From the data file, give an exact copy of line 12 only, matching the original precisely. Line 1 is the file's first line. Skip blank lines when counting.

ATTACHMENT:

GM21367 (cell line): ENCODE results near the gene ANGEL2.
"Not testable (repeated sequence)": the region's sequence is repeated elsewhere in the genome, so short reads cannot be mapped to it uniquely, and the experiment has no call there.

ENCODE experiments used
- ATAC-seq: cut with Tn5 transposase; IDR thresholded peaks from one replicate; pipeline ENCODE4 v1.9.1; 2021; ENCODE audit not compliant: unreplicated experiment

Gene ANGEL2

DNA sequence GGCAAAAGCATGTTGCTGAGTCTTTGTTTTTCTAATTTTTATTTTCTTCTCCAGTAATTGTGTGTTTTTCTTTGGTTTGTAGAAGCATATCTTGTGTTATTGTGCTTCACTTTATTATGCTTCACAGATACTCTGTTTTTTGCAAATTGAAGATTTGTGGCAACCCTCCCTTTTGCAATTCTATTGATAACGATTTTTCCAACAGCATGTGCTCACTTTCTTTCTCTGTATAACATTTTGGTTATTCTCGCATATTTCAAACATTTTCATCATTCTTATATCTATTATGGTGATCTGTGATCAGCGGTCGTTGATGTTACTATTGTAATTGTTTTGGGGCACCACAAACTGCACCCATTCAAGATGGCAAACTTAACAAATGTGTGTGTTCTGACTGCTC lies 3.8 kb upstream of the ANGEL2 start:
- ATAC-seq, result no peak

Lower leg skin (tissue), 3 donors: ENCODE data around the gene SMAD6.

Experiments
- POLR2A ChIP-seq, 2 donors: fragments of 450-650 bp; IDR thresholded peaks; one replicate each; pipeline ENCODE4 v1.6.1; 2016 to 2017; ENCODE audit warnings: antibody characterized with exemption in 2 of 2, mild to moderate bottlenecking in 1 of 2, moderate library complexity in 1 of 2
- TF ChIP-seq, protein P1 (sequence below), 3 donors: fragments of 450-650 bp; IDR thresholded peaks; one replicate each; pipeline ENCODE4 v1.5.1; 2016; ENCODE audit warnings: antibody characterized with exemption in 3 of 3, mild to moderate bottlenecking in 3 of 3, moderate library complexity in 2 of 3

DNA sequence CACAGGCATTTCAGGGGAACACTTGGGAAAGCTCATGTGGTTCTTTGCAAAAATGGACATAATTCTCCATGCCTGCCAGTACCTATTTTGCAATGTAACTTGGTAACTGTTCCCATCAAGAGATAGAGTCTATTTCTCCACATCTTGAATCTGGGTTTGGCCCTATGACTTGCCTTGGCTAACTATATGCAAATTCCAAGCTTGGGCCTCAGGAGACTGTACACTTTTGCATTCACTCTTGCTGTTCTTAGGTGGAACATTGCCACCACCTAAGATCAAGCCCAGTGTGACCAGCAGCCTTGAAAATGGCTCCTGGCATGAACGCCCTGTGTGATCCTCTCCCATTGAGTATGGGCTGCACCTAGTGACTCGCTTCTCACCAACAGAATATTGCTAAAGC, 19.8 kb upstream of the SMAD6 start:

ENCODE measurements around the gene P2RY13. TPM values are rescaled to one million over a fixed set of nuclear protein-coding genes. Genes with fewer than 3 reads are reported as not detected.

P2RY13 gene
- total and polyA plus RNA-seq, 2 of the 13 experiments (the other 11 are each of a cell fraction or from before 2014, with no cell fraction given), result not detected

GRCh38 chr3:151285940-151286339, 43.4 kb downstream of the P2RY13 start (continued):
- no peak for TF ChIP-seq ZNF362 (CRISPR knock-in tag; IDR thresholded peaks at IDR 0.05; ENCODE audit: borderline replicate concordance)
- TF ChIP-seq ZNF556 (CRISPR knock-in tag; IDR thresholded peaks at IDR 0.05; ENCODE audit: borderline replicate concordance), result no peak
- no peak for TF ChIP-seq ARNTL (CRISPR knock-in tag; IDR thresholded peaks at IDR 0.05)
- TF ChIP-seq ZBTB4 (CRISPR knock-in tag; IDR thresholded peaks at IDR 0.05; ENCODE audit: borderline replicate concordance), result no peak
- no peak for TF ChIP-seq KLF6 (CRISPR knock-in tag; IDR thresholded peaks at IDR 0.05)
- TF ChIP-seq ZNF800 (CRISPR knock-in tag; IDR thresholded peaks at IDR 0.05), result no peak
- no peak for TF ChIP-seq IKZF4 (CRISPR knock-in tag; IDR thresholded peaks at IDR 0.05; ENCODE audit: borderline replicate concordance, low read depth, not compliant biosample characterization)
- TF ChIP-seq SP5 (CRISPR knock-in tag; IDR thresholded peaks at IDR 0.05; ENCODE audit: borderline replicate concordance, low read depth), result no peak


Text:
DNA sequence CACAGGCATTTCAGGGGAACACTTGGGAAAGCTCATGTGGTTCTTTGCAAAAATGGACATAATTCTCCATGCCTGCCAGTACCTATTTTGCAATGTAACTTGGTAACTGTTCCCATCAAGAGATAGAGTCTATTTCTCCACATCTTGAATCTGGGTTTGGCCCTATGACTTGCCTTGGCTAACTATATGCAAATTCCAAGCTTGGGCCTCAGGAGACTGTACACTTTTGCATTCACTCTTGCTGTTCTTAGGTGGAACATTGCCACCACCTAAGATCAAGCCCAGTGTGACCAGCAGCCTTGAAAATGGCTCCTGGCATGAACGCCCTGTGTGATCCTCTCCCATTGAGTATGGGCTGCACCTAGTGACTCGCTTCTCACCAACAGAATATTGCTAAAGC, 19.8 kb upstream of the SMAD6 start: